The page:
Increase in counterfeiters moving abroad

Ke Jiayun
Jing'an prosecutors say that an increasing number of factories making counterfeit products are being established overseas in a bid to avoid detection. 
Ke Jiayun
Increase in counterfeiters moving abroad
Ti Gong

Prosecutors with the Jing'an District People's Procuratorate examine the fake Chunghwa cigarette.

Prosecutors in Jing'an District say an increasing number of counterfeiters are establishing factories overseas to avoid being detected or are selling knockoffs to foreign countries, leading to great difficulties in collecting evidence. 

The problem was outlined in a white paper issued by the Jing'an District People's Procuratorate on Thursday.

"In the past, the intellectual cases related to foreign affairs were mainly those with foreign brands involved but the sites where the copycats committed crimes were in China. But now, we find some crimes of counterfeit making are committed overseas." said Wang Guan, a prosecutor responsible for intellectual property crimes.

"Meanwhile, in some other cases, the counterfeits were sold to foreign countries. That caused difficulties for us in investigating and collecting evidence. For example, if we want to seize the counterfeits in factories located overseas, we need to do lots of work in international communication and cooperation."

In one case cited in the white paper, a gang set up a factory in Cambodia to make fake packaging of well-known domestic tobacco brands. With cigarettes bought from others, these fake branded cigarettes were later sold to retailers in China.

Chief culprit Shi had schemed with others to open two factories in Cambodia in 2017 and 2018.

Recruiting Chinese and Cambodian workers, they printed lots of fake cigarette boxes and packing of brands such as Chunghwa, Panda, Furongwang and Liqun and also produced some fake cigarettes there.

Several people were employed to put the cigarettes in the boxes and sell them to retail outlets. 

Police seized more than 4.5 million fake boxes from the factories and over 40,000 fake cigarettes.

The gang had sold fake cigarettes for more than 467,000 yuan (US$65,922) and made over 100,000 yuan in profit.

The 19 members of the gang were charged with illegally producing registered trademarks and selling counterfeit products in November last year and the case is now under trial.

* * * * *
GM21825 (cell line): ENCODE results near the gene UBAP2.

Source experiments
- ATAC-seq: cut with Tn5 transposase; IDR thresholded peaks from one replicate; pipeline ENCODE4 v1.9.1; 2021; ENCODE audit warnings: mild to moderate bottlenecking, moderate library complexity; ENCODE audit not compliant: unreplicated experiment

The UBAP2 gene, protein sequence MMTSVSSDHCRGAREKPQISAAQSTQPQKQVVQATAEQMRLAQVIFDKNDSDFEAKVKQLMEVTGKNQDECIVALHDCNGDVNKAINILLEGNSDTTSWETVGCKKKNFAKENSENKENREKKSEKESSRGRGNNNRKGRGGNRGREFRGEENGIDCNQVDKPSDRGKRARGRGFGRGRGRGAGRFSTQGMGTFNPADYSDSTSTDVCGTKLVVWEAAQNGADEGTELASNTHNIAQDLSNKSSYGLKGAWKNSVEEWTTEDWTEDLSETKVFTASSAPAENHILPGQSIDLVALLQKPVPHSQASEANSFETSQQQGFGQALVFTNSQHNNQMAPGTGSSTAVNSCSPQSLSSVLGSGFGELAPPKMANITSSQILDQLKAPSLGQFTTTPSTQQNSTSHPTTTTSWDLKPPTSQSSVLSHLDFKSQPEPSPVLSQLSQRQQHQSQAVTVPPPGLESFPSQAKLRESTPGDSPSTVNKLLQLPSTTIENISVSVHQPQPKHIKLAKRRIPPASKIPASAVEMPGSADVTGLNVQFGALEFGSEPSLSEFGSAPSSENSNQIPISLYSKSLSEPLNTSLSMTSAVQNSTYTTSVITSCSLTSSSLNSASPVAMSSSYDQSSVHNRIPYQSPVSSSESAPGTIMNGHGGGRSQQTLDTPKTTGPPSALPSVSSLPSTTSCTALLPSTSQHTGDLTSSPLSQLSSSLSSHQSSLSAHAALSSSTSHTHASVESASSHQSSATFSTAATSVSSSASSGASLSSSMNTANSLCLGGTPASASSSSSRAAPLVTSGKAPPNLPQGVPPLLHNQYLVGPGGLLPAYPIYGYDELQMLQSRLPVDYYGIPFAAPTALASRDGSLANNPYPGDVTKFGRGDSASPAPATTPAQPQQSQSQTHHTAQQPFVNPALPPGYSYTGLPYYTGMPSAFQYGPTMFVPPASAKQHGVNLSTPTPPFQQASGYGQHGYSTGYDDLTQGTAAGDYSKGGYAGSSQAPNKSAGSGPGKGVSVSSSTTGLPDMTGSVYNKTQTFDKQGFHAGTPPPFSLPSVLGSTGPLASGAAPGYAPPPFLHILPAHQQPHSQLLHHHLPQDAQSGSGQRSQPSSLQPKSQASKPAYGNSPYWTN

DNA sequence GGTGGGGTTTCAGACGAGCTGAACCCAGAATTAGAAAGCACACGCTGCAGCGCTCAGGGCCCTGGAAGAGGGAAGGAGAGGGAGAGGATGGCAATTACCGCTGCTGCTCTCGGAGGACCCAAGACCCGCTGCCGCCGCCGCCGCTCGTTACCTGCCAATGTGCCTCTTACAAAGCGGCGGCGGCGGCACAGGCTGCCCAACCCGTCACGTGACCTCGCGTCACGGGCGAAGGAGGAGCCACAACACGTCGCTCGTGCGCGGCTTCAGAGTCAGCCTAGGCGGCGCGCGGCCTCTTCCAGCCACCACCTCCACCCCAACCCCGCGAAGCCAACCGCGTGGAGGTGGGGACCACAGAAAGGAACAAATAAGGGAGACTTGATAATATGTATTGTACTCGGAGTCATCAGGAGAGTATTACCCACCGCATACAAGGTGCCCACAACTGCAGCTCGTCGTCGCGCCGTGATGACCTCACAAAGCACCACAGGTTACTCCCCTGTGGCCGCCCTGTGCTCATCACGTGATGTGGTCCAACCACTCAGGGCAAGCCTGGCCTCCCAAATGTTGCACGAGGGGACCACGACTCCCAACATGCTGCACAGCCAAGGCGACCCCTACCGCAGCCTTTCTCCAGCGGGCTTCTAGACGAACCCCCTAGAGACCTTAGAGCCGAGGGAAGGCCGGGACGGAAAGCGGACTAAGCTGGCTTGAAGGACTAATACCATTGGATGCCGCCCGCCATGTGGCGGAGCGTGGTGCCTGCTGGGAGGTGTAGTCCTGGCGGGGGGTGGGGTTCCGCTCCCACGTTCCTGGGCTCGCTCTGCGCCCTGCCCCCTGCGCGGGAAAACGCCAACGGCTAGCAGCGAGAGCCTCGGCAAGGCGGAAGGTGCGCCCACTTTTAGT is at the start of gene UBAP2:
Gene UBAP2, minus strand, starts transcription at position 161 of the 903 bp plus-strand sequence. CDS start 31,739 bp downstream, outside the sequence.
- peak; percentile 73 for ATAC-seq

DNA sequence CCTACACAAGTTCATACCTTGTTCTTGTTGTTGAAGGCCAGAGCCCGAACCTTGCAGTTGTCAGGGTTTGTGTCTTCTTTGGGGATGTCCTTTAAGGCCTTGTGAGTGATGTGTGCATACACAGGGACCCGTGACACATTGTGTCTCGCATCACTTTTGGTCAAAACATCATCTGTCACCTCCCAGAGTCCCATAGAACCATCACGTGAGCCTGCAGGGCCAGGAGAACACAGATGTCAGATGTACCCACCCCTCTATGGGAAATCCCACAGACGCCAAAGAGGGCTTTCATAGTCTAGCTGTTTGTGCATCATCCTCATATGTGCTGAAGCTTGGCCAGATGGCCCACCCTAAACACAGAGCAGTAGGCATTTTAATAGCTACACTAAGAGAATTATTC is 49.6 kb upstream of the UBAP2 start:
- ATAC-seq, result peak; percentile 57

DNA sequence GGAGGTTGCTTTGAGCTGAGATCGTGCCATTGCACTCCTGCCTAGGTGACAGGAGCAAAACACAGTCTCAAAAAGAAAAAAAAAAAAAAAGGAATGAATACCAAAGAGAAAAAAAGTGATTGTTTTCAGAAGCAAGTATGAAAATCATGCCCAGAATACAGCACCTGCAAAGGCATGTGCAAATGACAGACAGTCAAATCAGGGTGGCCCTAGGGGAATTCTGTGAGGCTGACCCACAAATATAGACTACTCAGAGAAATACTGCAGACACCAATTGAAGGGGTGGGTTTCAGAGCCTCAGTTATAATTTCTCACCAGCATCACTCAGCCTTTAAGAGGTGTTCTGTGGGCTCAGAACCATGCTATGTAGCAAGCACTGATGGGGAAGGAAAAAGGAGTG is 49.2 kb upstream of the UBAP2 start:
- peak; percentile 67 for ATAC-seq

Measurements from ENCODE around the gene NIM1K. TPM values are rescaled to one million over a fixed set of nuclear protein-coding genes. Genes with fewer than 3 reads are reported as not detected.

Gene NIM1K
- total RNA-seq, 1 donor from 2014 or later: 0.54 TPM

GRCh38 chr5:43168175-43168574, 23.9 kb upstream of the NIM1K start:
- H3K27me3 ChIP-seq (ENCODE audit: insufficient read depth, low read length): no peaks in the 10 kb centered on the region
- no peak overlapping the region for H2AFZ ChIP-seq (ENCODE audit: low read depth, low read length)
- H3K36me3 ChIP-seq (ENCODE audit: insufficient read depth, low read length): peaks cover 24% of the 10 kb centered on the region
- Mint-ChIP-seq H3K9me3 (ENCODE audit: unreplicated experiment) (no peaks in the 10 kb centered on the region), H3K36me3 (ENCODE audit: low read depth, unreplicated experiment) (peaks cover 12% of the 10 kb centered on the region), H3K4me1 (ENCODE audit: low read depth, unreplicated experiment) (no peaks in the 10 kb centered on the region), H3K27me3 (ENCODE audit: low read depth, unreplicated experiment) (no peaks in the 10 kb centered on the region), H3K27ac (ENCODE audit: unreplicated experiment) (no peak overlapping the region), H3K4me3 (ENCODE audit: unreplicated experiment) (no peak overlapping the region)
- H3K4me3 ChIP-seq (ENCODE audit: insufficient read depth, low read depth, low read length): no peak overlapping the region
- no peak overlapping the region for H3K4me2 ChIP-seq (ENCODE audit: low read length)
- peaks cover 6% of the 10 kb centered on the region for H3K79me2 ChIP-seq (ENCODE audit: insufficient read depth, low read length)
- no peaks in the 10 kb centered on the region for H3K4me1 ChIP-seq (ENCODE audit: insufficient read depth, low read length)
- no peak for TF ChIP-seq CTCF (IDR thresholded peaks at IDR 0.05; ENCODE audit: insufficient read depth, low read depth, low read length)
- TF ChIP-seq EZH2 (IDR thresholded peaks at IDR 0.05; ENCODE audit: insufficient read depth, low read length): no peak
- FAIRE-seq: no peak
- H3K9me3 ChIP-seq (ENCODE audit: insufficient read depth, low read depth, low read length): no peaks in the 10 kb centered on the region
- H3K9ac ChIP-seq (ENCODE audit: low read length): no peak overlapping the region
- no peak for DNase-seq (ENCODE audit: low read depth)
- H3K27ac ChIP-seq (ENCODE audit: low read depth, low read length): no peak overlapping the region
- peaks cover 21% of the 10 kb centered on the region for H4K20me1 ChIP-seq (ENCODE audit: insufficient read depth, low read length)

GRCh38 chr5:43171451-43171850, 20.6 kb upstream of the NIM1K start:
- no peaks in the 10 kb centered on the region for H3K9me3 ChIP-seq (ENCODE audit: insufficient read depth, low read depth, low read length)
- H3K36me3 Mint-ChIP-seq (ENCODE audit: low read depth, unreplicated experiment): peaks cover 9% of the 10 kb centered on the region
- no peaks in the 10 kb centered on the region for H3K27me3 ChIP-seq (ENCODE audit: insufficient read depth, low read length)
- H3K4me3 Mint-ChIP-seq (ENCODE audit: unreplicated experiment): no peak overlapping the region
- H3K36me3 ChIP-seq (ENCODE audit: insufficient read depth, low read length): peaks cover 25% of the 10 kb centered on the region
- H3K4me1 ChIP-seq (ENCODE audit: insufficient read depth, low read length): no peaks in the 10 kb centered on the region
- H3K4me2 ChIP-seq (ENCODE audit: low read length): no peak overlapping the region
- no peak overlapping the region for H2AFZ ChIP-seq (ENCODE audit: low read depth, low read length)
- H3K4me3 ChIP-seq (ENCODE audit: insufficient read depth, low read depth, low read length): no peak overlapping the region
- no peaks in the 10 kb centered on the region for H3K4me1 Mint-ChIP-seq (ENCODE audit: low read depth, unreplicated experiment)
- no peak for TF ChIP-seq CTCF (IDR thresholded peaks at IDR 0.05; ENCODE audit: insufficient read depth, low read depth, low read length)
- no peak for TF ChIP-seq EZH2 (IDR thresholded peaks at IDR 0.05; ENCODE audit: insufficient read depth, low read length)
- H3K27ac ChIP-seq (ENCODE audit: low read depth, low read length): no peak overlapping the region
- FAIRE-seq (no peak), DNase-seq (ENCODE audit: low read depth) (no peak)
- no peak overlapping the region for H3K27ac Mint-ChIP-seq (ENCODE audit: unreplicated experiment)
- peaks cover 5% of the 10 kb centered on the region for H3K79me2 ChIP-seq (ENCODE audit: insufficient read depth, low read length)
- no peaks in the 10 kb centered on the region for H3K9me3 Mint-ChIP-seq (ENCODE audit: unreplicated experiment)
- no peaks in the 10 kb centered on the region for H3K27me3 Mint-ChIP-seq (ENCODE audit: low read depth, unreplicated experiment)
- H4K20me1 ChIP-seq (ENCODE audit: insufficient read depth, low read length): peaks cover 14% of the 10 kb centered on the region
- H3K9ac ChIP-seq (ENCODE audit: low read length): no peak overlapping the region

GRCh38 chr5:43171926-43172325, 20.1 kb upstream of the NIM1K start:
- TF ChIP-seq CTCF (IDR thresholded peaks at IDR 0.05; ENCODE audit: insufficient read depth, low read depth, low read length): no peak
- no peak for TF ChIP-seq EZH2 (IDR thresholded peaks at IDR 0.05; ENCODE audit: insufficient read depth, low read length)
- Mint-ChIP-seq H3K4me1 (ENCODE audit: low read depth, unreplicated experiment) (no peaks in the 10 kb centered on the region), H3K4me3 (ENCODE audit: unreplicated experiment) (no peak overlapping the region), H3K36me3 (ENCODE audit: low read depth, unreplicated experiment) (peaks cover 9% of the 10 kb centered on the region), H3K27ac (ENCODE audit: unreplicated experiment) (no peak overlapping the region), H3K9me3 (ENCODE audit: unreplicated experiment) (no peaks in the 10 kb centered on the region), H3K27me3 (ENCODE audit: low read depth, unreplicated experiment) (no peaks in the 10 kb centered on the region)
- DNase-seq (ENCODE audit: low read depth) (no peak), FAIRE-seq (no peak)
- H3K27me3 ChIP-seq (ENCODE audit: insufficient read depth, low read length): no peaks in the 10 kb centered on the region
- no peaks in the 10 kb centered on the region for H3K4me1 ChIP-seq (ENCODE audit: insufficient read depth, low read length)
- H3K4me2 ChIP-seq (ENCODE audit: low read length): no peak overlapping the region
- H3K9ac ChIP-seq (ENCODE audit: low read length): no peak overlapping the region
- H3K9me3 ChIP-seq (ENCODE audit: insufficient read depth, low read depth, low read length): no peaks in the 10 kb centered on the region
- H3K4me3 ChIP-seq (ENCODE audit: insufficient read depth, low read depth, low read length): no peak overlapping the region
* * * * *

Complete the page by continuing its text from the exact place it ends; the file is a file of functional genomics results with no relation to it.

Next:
According to the white paper, which analyzed intellectual property-related cases the procuratorate handled last year, the number of such cases showed a downward trend between 2013 and 2016 but rose from 2017.

Last year the procuratorate charged 112 people in 31 cases related to intellectual property.

More than 60 percent of the cases it accepted were about sales of counterfeits, which are low cost but high profit and easy to carry out online. 

Besides foreign luxury brands, some local famous trademarks such as food giant Guan Sheng Yuan's candy brand White Rabbit were also targeted by copycats.

In the White Rabbit case, Zhao, an authorized dealer, and an accomplice, Wang, mixed real White Rabbit sweets with fakes and put them together in bags with a forged White Rabbit trademark.

Zhao sold them via WeChat to retailers across the country for more than 150,000 yuan.

Police seized 70 boxes of fake White Rabbit sweets and 115 boxes of bulk sweets, worth nearly 80,000 yuan.

"The fake White Rabbit candy looks very similar to the real ones but tastes a bit harder," said prosecutor Wang Guan.

Zhao and Wang were charged on April 10 this year.

Increase in counterfeiters moving abroad
Ti Gong

Prosecutors with the Jing'an District People's Procuratorate check fake Chunghwa cigarettes seized by the police.

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